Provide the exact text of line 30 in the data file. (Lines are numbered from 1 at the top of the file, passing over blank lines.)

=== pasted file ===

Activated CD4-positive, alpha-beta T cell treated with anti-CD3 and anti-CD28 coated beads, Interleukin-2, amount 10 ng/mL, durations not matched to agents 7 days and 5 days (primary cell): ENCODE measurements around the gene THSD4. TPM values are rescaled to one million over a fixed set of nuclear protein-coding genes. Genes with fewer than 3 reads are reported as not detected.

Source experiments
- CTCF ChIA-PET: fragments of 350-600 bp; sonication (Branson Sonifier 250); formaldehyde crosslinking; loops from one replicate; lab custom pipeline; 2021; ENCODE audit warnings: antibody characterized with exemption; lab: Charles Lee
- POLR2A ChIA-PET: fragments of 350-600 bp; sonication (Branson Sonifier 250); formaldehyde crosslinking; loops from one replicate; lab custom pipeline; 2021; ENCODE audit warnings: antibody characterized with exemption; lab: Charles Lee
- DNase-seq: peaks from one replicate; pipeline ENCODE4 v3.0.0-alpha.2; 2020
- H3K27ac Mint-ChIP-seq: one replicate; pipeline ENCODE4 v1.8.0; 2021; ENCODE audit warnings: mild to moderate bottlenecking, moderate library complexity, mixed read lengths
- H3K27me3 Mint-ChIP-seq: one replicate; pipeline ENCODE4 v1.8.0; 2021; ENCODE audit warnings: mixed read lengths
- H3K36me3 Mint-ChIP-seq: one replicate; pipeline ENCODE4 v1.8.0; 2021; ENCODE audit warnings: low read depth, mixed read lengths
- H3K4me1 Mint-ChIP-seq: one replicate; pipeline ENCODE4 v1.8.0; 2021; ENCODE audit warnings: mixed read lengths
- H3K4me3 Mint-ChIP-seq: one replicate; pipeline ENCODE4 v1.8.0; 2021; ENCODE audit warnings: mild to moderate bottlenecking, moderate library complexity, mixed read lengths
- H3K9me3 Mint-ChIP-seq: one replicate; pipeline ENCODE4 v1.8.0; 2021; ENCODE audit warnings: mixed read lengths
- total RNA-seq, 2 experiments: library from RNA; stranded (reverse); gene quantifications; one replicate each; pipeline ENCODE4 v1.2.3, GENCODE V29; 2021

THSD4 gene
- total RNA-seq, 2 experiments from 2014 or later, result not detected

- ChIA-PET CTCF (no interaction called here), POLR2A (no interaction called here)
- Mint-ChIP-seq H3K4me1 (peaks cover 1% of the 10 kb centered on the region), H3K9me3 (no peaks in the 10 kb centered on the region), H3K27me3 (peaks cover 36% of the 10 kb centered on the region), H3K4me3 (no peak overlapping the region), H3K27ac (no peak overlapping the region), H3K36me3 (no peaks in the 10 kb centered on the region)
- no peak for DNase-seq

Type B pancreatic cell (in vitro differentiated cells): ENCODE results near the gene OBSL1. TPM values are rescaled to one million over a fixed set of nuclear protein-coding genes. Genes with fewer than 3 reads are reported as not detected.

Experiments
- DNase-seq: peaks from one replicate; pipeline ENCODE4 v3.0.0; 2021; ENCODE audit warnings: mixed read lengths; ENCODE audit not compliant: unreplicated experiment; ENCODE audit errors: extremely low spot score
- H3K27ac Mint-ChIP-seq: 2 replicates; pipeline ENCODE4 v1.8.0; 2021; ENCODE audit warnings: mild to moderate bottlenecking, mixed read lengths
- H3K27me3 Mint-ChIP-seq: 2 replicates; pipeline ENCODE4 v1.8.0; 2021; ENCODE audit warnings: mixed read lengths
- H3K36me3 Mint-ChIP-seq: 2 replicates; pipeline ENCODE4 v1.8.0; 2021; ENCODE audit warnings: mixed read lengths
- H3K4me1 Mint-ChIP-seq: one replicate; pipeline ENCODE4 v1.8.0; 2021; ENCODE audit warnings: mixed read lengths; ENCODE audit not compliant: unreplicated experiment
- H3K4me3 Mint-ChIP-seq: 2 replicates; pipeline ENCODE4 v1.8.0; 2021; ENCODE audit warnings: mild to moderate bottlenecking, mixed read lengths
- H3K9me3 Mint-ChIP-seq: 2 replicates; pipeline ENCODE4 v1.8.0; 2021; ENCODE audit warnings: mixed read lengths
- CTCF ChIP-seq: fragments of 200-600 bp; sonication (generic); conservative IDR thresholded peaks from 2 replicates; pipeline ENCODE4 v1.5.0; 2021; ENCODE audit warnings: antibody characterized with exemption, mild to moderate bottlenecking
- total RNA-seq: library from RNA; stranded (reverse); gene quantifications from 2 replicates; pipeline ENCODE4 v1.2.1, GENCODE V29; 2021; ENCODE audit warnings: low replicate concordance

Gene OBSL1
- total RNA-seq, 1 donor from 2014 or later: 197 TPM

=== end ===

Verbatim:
- total RNA-seq, 1 donor from 2014 or later: 197 TPM